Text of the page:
Ann Friedman: And it’s a period of reflection for a lot of people as well. For all my sad feelings about releasing a book in a pandemic, I really hope that it hits people at a time when they are being reflective about the relationships that really matter, and can kind of serve as a permission slip for friendship being among those most important core relationships that we want to see through moments like this.

Aminatou Sow: You and I are very well-primed, I think, to handle a pandemic moment in our friendship because we have lived apart longer than we had ever lived in the same place.

I also think that the experience of having to write a book like this — which means that we’ve had an emotional forensic analysis of every pain point and everything that was hard and everything that is also good in our friendship — it’s a really peculiar kind of experience. Because we did that, I feel very secure in our friendship in a way that is not true probably of other relationships I’m in.

Ann Friedman: Writing this in one voice, there were many days when I thought we were absolute fools. I could imagine the alternate universe in which we assigned different ideas to each other and then went away and wrote alone and then just packaged it all into a book. That sounded a lot easier during the actual writing process. And now, today, I am just so profoundly grateful that we didn’t do it that way. But I did want to ask you a question.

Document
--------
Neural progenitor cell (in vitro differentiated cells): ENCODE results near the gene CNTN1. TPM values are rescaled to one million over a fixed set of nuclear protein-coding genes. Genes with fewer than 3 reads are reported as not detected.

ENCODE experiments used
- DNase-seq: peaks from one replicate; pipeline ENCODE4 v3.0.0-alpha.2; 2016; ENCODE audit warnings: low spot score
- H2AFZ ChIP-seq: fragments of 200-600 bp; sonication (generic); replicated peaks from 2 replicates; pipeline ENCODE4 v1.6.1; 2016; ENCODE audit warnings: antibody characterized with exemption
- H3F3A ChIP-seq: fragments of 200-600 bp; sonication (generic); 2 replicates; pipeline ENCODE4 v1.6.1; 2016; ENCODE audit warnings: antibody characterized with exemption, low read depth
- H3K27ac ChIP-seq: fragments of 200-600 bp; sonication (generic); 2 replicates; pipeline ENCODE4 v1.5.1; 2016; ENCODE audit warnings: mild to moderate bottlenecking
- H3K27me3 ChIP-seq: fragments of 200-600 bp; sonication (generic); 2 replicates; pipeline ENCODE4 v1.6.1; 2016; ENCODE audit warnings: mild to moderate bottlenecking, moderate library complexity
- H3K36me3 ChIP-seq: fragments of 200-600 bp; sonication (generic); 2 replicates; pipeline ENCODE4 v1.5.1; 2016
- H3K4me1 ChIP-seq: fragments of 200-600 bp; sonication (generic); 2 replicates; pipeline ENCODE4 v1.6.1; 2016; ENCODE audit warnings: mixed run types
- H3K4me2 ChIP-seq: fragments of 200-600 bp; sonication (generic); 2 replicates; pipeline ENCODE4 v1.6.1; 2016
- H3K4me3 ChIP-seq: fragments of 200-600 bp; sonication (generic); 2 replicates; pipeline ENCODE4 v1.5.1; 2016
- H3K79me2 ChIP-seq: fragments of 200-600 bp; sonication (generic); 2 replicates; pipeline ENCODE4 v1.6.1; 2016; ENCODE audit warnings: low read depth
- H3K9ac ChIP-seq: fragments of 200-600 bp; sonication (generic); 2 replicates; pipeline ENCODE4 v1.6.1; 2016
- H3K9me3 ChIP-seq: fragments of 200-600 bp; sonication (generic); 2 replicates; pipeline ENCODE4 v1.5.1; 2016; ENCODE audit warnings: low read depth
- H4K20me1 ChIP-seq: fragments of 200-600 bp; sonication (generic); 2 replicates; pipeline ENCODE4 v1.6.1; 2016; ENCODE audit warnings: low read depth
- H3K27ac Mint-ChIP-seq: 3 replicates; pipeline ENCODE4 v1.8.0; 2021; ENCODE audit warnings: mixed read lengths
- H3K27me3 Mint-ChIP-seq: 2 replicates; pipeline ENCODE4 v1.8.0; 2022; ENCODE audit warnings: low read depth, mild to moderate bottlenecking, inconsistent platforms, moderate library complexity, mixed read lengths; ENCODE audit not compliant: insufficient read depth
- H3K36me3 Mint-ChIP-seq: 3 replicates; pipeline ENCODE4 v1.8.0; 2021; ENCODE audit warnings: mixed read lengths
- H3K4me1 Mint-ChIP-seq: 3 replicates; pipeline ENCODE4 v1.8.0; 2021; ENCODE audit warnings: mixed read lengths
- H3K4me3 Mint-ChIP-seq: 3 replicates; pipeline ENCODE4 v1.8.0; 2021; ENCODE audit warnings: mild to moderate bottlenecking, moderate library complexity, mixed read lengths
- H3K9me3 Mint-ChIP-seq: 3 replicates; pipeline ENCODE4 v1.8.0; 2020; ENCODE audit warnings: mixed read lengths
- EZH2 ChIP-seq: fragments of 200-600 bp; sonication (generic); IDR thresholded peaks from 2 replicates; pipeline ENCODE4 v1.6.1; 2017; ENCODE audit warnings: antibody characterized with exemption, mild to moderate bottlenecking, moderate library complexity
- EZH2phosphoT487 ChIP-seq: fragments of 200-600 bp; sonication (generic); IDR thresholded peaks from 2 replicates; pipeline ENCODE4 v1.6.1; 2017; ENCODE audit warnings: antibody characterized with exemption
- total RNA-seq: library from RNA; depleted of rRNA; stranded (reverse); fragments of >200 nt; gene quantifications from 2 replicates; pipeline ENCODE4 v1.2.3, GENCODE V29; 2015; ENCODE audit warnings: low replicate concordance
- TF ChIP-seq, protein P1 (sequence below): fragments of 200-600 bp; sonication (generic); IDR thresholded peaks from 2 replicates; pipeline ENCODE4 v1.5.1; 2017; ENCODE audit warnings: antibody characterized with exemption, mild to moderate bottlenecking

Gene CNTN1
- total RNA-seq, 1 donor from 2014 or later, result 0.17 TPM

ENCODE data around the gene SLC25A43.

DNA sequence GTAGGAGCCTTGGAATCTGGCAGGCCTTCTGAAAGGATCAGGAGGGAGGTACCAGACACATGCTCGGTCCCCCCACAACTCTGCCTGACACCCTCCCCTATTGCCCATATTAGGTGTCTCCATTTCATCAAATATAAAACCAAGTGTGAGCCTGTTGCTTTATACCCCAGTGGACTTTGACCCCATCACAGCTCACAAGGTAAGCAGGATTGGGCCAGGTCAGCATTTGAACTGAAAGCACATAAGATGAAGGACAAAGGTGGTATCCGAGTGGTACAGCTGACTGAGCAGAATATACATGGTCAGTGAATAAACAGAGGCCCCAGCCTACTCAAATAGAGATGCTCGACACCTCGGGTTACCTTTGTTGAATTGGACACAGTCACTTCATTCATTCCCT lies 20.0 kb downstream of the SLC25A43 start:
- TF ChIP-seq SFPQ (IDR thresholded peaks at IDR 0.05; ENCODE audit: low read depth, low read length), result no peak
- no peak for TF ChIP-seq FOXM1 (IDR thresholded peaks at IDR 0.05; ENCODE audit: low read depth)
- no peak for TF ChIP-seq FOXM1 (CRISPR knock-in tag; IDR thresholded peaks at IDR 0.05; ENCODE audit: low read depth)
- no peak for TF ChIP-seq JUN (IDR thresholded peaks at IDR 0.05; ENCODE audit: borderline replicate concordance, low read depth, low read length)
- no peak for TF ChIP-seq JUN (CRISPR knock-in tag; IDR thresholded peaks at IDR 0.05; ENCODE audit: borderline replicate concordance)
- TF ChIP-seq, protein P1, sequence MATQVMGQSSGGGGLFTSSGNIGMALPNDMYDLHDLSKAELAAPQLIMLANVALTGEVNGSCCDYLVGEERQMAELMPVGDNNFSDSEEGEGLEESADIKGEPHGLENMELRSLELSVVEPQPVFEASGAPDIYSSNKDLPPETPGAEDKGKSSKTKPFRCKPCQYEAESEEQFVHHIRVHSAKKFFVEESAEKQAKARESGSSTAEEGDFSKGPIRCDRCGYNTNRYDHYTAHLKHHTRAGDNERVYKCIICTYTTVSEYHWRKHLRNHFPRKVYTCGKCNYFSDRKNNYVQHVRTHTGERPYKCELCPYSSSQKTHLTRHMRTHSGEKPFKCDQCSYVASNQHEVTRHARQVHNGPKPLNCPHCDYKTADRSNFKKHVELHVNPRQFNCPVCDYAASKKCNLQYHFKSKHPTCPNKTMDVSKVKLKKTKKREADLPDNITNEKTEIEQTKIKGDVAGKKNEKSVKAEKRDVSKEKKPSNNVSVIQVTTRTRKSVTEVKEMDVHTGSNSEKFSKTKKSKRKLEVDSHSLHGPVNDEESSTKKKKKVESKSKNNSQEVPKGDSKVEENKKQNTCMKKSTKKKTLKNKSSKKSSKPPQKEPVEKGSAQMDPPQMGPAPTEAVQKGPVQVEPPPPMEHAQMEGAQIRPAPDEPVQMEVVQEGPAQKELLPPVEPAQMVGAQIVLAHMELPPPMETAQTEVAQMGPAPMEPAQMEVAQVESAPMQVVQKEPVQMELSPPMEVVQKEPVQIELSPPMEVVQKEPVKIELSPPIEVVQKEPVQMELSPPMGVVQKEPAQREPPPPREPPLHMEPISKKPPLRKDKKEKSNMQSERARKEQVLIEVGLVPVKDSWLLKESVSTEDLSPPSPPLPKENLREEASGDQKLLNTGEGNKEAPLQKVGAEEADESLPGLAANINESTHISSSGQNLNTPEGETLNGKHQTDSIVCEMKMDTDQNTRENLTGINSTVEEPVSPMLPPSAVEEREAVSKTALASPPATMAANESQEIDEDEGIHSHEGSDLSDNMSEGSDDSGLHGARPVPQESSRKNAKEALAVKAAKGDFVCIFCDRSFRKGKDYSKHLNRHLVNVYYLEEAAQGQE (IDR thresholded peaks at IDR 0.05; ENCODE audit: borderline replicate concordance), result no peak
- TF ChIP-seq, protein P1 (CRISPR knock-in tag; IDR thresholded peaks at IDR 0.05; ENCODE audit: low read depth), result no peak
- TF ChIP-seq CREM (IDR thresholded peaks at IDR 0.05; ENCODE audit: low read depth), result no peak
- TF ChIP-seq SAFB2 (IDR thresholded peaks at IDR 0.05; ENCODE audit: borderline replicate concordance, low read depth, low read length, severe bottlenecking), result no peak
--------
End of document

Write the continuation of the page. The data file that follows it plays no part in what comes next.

Aminatou Sow: Yes, please do.

Ann Friedman: Now that you have a little bit of distance on it, what’s something you wish we had included in the book that we didn’t think of or didn’t prioritize during the writing process?

Aminatou Sow: Oh, that’s such a good question, because I know I want to say emphatically, yes, there are so many things I wish we had done, but those things are all other books. I am just really reminded of why we made the choice to tell the story in the way that we did, really centering it on you and me. And using that specificity as a vehicle for inviting people into a conversation about their own friendships.

There are so many kinds of pain points and stretching points in friendships that we don’t talk about, because they were not necessarily pain points and stretching points in your and my relationship. So it’s tough, because the thing that it makes me want to do is just go back. I wish that there was a world in which I could do this exercise with every single person that means the world to me.